Third, since you have to hike down to the beach you’ll want to bring ample amounts of water and snacks with you. On that note, bring only what you’re comfortable carrying on your back since you’ll have to hike back up to reach civilization again. (I saw a family carrying a baby stroller down with them. I doubt they knew what they were getting themselves into!)
9. Visit Achilleion Palace
Built in 1890 for Empress Elizabeth (“Sissy”) of Austria, Achilleion Palace has lived many lives since its completion. Empress Sissy lived in the palace from 1892 to 1898. Corfu was her favorite holiday destination and she spent many summers on the island.
The 81,000-square meter palace was named after the Homeric hero, Achilles. Sissy loved all things Greek and wanted to pay homage to her favorite Greek hero.
Following her assassination, the palace was bought by Kaiser Wilhem II. It later served as a hospital during both World Wars before being used to house technical schools, royal institutions, and even a casino at one point.
Although many institutions have passed through Achilleion Palace, it’s fallen into a state of disrepair. Today, the palace is undergoing extensive renovation work. You can only tour the bottom floor of the palace and it’s set up as a small museum. To be honest, the museum is not the best quality, but the grounds are lovely! I still think Achilleion Palace is worth visiting since its history is so fascinating.
10. Enjoy the View From Kaiser’s Throne
Kaiser’s Throne is so-named because it’s the site of the former observatory of Kaiser Wilhelm II. It’s free to enter and offers a breathtaking panoramic view of Corfu island. There’s a small garden near the main lookout point where you can sit and enjoy the view in the shade.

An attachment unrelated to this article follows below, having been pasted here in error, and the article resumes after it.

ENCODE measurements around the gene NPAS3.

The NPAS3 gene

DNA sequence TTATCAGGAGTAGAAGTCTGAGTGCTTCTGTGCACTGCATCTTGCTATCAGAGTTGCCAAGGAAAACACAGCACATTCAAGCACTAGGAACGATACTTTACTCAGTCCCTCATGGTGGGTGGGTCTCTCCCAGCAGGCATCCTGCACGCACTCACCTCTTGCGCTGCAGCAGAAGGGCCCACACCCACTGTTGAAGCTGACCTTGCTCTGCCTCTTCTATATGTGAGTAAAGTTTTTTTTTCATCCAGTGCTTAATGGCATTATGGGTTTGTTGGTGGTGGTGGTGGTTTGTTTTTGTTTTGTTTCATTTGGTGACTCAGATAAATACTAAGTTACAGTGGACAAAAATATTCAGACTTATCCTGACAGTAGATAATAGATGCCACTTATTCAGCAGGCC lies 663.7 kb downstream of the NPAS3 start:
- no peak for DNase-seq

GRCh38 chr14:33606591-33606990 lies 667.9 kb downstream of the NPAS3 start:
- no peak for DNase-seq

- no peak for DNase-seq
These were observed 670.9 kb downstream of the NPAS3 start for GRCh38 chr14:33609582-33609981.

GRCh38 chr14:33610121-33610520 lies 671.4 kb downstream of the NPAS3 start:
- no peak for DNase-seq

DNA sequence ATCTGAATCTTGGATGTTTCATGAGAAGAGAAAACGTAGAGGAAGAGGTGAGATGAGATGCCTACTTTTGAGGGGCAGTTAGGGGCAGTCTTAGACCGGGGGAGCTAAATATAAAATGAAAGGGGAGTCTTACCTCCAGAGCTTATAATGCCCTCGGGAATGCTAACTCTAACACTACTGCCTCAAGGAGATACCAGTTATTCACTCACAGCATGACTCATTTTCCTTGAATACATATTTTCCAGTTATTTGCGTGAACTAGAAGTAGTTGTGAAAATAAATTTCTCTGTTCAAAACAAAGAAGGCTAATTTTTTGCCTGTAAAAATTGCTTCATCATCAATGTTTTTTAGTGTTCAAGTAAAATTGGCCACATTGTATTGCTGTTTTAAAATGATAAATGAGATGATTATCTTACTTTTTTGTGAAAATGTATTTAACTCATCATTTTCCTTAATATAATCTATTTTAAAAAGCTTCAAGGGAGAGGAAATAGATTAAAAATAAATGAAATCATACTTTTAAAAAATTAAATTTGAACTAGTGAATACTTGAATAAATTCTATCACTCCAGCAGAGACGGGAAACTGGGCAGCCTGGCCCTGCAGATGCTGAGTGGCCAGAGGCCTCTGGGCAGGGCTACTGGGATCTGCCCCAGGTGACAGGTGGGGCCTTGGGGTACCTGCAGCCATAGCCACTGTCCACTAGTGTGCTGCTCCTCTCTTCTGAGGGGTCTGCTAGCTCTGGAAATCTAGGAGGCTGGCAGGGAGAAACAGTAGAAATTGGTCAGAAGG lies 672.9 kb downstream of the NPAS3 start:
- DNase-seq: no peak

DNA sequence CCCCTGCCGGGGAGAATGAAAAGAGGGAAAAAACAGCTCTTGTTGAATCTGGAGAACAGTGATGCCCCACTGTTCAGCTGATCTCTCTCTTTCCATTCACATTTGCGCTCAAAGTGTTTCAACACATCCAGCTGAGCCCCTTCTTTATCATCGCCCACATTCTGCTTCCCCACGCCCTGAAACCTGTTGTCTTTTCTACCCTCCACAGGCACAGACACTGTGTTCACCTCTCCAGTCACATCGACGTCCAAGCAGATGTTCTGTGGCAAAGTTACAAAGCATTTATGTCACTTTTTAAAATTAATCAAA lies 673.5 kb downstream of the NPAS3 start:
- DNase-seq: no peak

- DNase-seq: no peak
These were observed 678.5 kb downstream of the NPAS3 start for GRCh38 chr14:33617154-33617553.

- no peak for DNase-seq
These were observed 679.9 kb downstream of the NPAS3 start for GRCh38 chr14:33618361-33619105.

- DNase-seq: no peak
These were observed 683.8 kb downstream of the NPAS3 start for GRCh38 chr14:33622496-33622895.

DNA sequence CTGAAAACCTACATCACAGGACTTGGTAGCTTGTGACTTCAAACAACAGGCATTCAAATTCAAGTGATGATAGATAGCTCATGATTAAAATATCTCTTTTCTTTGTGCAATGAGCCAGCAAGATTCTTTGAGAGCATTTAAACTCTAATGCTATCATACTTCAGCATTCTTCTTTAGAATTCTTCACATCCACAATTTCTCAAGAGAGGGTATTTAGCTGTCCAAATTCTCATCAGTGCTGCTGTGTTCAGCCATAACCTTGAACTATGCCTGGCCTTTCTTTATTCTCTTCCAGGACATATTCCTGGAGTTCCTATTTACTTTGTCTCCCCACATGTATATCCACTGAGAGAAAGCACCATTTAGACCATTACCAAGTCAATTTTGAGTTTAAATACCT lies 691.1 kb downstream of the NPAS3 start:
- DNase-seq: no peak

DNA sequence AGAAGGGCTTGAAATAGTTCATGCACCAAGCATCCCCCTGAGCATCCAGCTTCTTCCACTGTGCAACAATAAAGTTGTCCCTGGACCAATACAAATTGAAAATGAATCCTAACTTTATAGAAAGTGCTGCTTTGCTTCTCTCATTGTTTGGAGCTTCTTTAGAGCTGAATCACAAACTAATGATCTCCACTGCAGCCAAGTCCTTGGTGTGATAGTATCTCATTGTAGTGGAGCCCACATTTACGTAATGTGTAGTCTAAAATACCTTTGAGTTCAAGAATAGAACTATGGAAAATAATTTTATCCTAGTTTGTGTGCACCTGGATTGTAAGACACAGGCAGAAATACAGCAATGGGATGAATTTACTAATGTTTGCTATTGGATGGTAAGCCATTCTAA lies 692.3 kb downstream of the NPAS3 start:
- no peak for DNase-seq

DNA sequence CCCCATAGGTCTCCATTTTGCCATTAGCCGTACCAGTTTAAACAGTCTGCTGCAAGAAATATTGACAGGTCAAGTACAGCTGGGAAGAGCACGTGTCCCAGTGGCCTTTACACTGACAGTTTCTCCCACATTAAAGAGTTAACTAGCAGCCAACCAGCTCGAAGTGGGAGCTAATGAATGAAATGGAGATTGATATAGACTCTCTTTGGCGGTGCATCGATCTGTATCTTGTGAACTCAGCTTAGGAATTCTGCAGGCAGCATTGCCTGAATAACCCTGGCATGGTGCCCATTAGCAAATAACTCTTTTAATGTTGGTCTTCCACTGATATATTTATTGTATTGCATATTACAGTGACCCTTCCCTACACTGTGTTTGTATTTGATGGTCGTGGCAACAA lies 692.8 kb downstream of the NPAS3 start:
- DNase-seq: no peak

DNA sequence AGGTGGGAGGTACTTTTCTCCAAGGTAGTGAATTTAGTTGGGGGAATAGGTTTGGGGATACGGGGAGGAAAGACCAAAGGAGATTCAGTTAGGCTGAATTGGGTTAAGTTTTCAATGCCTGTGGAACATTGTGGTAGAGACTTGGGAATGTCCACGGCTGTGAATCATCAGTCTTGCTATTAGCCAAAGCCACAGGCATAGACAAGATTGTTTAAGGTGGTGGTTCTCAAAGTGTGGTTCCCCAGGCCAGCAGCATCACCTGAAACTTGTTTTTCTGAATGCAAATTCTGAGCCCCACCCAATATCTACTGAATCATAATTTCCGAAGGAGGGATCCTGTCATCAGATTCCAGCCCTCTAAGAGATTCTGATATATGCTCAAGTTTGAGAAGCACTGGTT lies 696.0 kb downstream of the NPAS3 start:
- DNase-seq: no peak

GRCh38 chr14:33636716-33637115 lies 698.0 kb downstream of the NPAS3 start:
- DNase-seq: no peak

Note that you can drive your car all the way to the lookout point and park at the paved lot (it’s very safe and a decent size, so you won’t get stuck at the top). Kaiser’s Throne is a short drive from Achilleion Palace, so you can easily see both Corfu attractions in the same day.
FAQs About Corfu Island in Greece
Where is Corfu located? Corfu island is located off the west coast of mainland Greece, near Albania.
What’s the weather in Corfu like? In the summer, Corfu is HOT. I visited in August and the temperature was 100ºF (40ºC) most days. November through April is typically in the 50s to 60s (in Fahrenheit), but rainier. May and June are warm and sunny, but not crazy hot.
How many days are needed to see Corfu? I spent nine days on the island and felt like that was the perfect amount of time to see and do most of the main Corfu attractions. However, I think one full week would be enough time to squeeze in plenty of beach time as well as a few core cultural attractions.
What’s the best place to stay in Corfu? I highly recommend staying in Barbati town in Corfu. It’s on the east coast, has a couple beautiful beaches, and is far enough away from the main tourist attractions that it’s not overrun with people day and night.
Do you need to rent a car to see Corfu? YES! Rent a car, or you’ll regret it. There’s a public bus that goes around the island, but it comes every 30 minutes and won’t take you to lesser known attractions and private beaches.
What’s the currency in Corfu? The Euro. Bring cash as well as an international credit card, if you have one.
What Corfu attractions are NOT worth visiting? Don’t hate me, but Paleokastritsa and Canal d’Amour were hellish. So many people, and neither place felt even remotely authentic. Both were beautiful, though!
Tips for Visiting Corfu Island in Greece
- Drink only from water bottles and drink lots of it! The tap water isn’t safe to drink.
- Don’t flush toilet paper down the toilets. Plumbing on Corfu island isn’t the best.
- Bring goggles and / or a snorkeling set. This is a great Greek island for snorkeling!
- Bring cash. Many restaurants accept card, but cash is still king on the island.
- Do cultural / sightseeing activities first thing in the morning before it gets too hot, otherwise you’ll be miserable.
- Rent a car. Just do it! You’ll be glad you did.
Map of the Corfu Attractions I Mentioned
Ready to Visit Corfu?!
Now that you know what to do in Corfu, you can start planning your trip! Like I said before, this is by no means a comprehensive list of things to do in Corfu, but this is what I saw and did that I absolutely loved. If you have any questions about visiting Corfu or about a specific attraction listed above, drop me a comment below!
Tell me: Have you been to Greece before?